The Postman’s White Nights is one of the finest works in recent years from Russia that can rub shoulders with the cinematic gems of Andrei Zvyagintsev. The depth of the film can be lost on a casual viewer while it can offer profound commentary on Russia for the mature viewer.

The rural Russian folk smoke endlessly, drink tea and vodka, and die often alone

What did Konchalovsky and Kiseleva do in The Postman’s White Nights that will stun the viewer? They scripted a tale set in a rural setting where the village school is in ruins; men are turning alcoholics and survive on pensions; newspapers, bread, medicines, are brought from the nearest town by a postman, an alcoholic in the past, currently a bachelor; with one other regular government employee posted in this village an unpopular lady mayor, living alone with a young son, because she fines folk caught trawling fish in the nearby water bodies to win brownie points with her unseen superiors.

Everybody smokes, but the postman has kicked his drinking habit
after it ruined his family life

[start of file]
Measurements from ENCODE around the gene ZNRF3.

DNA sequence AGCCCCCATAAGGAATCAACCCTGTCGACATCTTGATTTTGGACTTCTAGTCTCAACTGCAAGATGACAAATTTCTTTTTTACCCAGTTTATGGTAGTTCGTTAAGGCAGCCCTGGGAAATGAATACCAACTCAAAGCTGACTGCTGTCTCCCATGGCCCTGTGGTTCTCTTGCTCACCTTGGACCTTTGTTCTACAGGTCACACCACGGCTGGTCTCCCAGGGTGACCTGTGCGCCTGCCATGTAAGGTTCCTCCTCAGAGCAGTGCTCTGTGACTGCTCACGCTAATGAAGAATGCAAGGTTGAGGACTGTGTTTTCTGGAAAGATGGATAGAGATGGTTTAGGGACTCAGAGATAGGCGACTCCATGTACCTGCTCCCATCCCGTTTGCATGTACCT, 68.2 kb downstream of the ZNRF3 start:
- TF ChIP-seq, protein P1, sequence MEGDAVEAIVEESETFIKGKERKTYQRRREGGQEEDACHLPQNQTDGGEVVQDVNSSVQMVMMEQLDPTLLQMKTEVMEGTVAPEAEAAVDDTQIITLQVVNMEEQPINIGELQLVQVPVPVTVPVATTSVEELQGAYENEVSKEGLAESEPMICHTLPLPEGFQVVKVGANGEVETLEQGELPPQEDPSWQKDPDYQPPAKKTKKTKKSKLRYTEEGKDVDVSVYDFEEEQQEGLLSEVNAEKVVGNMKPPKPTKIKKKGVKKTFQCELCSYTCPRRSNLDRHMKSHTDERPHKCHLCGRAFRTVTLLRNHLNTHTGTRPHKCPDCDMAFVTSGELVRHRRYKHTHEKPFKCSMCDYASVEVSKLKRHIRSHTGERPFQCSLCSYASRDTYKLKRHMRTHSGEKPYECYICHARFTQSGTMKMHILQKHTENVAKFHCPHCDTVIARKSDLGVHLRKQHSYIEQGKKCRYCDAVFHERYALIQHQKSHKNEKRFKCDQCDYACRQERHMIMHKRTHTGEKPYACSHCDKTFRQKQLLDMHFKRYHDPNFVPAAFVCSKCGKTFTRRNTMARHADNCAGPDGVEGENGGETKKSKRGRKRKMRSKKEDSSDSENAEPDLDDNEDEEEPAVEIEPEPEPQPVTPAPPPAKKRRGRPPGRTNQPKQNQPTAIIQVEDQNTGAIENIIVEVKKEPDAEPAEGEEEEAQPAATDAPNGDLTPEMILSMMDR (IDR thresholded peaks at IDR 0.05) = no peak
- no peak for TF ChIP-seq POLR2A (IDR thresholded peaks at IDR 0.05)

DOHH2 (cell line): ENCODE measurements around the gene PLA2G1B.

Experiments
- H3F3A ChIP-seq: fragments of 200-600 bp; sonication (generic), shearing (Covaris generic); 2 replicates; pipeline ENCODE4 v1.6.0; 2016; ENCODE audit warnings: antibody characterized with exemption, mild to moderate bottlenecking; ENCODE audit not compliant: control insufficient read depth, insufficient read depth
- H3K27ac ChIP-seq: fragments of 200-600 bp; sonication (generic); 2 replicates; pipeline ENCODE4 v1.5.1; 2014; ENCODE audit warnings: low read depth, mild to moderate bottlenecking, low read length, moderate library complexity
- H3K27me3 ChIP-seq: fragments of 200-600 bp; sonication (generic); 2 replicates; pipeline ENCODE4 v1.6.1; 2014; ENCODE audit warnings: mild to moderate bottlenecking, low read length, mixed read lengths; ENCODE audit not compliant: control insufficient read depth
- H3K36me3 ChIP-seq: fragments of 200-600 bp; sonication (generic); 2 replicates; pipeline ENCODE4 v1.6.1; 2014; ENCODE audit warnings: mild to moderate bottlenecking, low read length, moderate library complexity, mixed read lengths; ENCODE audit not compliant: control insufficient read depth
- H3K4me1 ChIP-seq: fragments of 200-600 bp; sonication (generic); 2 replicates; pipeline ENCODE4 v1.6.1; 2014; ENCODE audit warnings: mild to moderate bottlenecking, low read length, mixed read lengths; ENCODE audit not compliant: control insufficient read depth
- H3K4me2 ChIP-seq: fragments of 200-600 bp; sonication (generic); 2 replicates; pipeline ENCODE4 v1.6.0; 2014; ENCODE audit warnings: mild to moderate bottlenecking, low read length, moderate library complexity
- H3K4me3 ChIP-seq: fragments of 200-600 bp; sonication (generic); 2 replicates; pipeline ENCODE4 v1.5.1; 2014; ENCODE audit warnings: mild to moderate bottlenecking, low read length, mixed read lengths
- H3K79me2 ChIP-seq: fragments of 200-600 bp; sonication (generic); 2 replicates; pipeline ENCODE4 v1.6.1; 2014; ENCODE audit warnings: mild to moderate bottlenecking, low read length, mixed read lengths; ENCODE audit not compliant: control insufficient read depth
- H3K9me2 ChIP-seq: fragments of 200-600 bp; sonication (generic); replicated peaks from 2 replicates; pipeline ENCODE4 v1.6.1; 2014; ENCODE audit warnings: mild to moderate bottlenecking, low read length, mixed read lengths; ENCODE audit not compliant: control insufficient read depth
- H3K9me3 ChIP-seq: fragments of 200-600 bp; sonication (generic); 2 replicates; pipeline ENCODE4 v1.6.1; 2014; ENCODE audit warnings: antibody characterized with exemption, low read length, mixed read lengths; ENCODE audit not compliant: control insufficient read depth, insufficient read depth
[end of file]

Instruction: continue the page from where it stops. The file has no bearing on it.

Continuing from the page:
As in both the Konchalovsky and Kiseleva films, the scriptwriters build-up details that do not seem to add up midway but punches you at the end of the film. And if you blink you might miss that brilliant visual that says more than all the spoken words in the entire film. (There is a third partner in the Konchalovsky-Kiseleva films: cinematographer Aleksandr  Simonov). The Russian government obviously seems to have ignored the well being or the development of this rural township.  Not only is the school in ruins (possibly because there are not enough kids to attend school) but the folks there have only the TV sets as sources of entertainment. There are no tractors to till the land, only animal driven ploughs. From all evidence there is only one plough for the entire community. It is no wonder that people in that locality are driven to steal outboard motors of boats or trawl the water bodies for fish—an illegal act for all except the powerful generals who infrequently visit the area. But not very far away, Russia rocket/space power is quietly advancing ignoring the plight of the rural poor.